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Zimbabwe: Not in a thousand years!

02 Jul 2016 at 12:01hrs | Views
Let's start with a series of small, light-hearted but revealing anecdotes. Beitbridge. I am told there was quite some build-up of tension on both sides of the bridge, which means a build-up from South Africa and from Zimbabwe. The businessmen in Musina are angry. The cross-border traders from Zimbabwe are equally angry, and NewZimbabwe.com, so fond of framing Zimbabwe/South Africa relations as unidirectional - with desperate Zimbabweans braving crocodiles to reach menial jobs in South Africa - now reporting that Musina traders have confessed they cannot survive without traders from Zimbabwe.

They have now found common cause with their Zimbabwean customers, braving crocodiles of the Limpopo. Really? And this is the issue: the entrenched tendency among a cabal of cynical Zimbabweans — all electoral failures hoping to profit from pervasive pessimism — that through self-deriding and deprecation, power transfer and regime change may be effected. It won't. They tell us we are hopeless, a basket case.

Sunken, wilting like a willow

The economics of the two countries speak through the provocation which the ill-conceived Statutory Instrument 64 of 2016 has wrought. Is that not so? Who is a burden to who? We have been stamping our buying power not just in South Africa, but in the whole region of course woefully to our detriment.

I saw similar rage at Forbes Border the other year when Gono changed Zimbabwean dollar. And it's a completely different argument to recognise our buying power in the region than to say Zimbabweans are trooping to South Africa for menial jobs for survival. Economies do interact and the key thing is whether that interaction is mutually beneficial.

Presently it is not to the extent that we are turning our country into a market, turning ourselves into traders. You cannot hope to re- orientate this economy by building on an argument falsely premised on Zimbabwe that is framed as a basket case. It is plain stupid. Why would businessmen from Musina demonstrate for the admission into their country of paupers without even a dime? We have allowed political failures to frame national discourse and see where the national mood stands: sunken, wilting like a willow. Unduly.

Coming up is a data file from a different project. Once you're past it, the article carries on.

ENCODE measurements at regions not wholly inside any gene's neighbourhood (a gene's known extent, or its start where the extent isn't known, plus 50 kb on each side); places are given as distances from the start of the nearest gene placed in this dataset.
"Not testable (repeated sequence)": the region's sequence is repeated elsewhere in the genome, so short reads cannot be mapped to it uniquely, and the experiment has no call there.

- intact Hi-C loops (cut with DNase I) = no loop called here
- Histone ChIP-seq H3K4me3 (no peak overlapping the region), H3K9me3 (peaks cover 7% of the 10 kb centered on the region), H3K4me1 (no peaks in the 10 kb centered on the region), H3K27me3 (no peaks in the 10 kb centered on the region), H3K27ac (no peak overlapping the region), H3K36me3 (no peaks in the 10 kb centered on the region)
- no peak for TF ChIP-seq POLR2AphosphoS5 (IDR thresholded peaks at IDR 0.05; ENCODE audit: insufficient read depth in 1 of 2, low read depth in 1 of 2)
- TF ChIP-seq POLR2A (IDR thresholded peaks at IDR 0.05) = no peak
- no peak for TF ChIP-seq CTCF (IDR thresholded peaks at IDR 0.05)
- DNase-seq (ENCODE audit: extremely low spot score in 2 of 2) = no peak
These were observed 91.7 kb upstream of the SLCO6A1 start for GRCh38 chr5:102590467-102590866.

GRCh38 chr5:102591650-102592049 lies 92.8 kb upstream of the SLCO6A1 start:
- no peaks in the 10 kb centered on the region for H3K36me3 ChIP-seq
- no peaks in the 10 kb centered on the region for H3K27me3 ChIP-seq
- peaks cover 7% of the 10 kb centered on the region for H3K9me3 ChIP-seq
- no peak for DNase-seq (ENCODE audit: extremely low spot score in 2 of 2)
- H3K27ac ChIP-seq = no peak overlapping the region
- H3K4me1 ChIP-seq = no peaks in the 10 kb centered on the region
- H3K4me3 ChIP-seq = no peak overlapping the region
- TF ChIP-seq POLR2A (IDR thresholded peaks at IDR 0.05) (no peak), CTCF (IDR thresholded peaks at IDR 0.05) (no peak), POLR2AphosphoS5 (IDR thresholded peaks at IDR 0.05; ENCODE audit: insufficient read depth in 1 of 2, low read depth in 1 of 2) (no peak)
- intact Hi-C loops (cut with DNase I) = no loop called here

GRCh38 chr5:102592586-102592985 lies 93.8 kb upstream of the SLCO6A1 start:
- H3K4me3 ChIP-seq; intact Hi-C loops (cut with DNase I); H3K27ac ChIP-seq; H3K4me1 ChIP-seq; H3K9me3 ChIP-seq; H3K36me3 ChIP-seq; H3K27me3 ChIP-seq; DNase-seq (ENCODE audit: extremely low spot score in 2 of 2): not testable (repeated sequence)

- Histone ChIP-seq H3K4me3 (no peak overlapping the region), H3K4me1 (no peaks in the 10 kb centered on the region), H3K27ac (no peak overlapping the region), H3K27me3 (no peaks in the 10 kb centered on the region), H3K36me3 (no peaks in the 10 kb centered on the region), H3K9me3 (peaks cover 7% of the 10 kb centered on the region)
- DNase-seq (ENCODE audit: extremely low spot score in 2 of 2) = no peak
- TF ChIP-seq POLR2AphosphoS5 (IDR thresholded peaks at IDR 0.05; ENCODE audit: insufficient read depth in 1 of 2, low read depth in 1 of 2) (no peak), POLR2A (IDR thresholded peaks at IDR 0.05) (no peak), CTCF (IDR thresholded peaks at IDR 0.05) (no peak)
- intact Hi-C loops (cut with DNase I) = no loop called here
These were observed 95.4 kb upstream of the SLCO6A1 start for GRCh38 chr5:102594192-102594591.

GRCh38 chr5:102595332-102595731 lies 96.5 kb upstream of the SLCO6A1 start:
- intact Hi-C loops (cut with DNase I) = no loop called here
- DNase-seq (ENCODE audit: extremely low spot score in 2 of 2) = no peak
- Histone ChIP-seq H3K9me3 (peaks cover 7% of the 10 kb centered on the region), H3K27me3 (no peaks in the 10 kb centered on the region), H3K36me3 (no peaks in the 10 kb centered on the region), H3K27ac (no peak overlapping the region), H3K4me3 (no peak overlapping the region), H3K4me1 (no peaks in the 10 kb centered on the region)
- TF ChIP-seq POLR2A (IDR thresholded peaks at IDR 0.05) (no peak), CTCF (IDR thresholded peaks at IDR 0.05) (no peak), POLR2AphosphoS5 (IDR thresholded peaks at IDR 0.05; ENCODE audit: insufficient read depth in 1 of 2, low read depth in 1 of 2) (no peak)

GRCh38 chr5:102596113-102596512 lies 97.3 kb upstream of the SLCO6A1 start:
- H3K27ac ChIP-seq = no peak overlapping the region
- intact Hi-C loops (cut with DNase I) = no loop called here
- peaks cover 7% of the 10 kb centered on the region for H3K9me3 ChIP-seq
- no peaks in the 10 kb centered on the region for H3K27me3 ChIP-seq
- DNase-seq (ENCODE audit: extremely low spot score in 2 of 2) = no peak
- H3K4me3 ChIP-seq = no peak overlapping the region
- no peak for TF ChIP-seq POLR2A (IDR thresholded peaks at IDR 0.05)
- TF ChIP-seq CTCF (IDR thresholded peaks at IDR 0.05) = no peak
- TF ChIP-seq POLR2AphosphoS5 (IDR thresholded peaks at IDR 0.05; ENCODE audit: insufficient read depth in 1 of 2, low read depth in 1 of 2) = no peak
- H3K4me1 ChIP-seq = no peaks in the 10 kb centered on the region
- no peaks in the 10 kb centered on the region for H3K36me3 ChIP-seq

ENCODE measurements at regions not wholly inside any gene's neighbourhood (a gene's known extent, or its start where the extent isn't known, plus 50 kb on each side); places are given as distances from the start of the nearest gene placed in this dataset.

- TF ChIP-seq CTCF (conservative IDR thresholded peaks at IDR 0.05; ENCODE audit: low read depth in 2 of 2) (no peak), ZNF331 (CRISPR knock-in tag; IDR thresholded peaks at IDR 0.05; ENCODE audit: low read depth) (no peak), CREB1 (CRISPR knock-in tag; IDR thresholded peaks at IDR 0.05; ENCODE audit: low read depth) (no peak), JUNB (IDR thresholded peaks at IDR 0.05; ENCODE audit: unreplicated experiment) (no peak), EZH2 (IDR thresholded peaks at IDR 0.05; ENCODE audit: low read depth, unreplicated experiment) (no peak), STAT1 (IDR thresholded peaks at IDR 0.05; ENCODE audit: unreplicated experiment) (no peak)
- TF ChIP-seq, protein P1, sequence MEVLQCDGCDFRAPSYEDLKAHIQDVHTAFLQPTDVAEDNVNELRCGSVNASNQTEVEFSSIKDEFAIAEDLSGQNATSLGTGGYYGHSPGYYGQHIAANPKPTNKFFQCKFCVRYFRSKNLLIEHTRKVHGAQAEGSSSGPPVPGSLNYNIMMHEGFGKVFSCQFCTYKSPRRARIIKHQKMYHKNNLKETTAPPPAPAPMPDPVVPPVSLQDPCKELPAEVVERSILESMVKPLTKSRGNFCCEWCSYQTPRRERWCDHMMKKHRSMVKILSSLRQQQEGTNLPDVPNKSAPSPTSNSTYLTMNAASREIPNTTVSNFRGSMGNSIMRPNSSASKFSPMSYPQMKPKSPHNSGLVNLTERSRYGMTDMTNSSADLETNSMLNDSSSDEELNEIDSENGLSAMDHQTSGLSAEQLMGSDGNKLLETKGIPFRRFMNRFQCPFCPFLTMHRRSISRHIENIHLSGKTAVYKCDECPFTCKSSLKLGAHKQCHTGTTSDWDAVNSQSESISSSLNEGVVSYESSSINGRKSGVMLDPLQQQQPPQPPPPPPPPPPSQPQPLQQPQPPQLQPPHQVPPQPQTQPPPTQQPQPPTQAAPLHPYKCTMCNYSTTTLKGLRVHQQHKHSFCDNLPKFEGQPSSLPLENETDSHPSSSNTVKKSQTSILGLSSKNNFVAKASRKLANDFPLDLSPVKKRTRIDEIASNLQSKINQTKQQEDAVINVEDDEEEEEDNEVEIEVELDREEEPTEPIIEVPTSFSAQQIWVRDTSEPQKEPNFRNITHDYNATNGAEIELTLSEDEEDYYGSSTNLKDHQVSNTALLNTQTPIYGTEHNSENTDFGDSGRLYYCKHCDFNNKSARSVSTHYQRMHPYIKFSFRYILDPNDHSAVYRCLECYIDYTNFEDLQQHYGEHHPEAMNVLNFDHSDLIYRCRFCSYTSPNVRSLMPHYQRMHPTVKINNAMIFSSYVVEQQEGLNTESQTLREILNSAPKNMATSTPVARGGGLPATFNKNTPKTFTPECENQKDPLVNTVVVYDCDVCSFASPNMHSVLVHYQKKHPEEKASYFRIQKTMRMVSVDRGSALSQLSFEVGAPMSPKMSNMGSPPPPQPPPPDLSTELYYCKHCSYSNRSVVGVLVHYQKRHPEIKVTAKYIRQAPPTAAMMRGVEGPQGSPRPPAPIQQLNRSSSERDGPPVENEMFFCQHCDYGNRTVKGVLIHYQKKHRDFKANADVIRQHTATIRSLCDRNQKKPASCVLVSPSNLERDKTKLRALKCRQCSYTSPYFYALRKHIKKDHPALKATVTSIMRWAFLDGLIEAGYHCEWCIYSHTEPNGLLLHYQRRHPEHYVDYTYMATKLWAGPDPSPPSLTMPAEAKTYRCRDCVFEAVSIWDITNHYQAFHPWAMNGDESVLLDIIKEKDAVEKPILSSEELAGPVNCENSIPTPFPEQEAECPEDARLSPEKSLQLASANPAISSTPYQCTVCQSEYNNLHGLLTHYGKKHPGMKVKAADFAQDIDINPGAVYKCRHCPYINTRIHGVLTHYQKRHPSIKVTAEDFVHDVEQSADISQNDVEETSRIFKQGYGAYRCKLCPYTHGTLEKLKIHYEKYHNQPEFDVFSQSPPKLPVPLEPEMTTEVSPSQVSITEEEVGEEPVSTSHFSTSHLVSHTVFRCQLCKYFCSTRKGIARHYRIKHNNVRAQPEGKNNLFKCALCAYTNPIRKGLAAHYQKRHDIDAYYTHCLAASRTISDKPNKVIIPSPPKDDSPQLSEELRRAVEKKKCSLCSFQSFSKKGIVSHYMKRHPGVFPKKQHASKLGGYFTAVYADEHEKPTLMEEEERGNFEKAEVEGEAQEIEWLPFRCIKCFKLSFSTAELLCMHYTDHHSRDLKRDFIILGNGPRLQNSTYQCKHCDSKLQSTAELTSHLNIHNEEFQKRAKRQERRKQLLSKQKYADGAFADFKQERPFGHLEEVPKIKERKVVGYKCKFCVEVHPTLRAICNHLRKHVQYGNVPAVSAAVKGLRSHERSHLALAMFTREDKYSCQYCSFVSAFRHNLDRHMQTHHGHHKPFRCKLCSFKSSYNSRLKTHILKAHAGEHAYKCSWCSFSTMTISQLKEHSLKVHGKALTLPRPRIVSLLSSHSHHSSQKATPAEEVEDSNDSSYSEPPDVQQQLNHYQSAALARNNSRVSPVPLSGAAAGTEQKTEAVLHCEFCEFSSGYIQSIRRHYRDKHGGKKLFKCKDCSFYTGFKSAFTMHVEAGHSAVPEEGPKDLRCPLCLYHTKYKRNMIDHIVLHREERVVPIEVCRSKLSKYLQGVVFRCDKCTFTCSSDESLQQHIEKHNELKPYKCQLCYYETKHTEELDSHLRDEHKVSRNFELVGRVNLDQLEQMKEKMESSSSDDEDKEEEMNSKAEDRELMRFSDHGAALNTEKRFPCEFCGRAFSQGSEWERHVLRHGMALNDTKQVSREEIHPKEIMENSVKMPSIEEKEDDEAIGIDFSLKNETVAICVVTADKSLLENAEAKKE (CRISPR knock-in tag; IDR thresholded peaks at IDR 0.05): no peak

The black man called NEARIS Green

Whiskey. Who does not like it, that distilled drink of class and means? But as we gulp it down, have we stoked up some basic facts around its genesis? The makers of Jack Daniel's, America's favourite whiskey, have now admitted for the first time after 150 years of profitable sales that the fabled recipe of that substance owe to a black slave — yes, a black slave from Africa — called NEARIS GREEN.

Indentured to a Lutheran preacher — yes Lutheran preacher called Reverend Dan Call, Green was a master distiller who had brought his expertise from Africa, soon to lose it together with his freedom to his master, a holy man. And lose it for 150 years, a small, troubled part of which he lived under the festooned name NEAR IS GREEN, obviously under begriming poverty, uncelebrated.

I mean even the naming was an exhortation to fastidious duty to the master: he had to be near always. You lose your country, lose your family, lose your freedom, lose your culture, indeed lose your home-begotten technology. Ah, this earth my brother! And they start mumbling about theory of evolution, lately the Bell theory, all after gulps of whiskey they could never have produced in their lifetime! Without us, they would still be stuck with that dank fluid they used to drink in the middle of the industrial revolution, something akin to tar.

Pilfered knowledge, technology

The massive appropriation of African technology, including in the medical field — remember the Spaniards in the Iberian Peninsula? — which has gone unacknowledged and snowed under the myth of "saving souls and healing bodies".

Who writes a new history of Africa, of the African, of the Blackman, in which the lion draws the hunter? Who? We have to keep pecking, pecking, pecking like that little, sharp-beaked bird in the Savannah whose eggs are always hidden in the trunk of the dry tree. When boring the dry trunk, it goes ko ko ko chivangazuva, ko ko ko chivangazuva, all against the scorching sun. We have no reason to expect clement weather, or big gains at once. But small, unrelenting efforts assiduously applied to an indifferent world we must bother into a listening mind.

Remember the Commonwealth?

Enough of light stuff. Let's go deeper, go searching. Upsetting too. Only last week I gave my immediate reaction to the so-called BR-EXIT, the shorthand for Britain's marginally majority win to leave the European Union, their European Union. Partly because of the unsettling turn the debate on the matter has taken locally, and partly because I just found political developments at home fit for zvinhenjana — calves still on yellow milk — I decided I must re-intervene on the same matter in a more considered way.

What I found unsettling about the localised debate on BR-EXIT was the native wailing and whining derisively reminiscent of the proverbial slave in the kitchen. You could not miss the agony in the local pieces that Britain was leaving the EU, agony remarkably comparable to, if not surpassing, Britons themselves. A so-what-will-happen-to-our-Britain mentality. Your Britain? My foot! Did the Britons ever wail when Zimbabwe left the Commonwealth, their Commonwealth? Wail to say so what will happen to our Zimbabwe? Or even their Commonwealth from which they continue to draw colonial lucre without tag or opprobrium?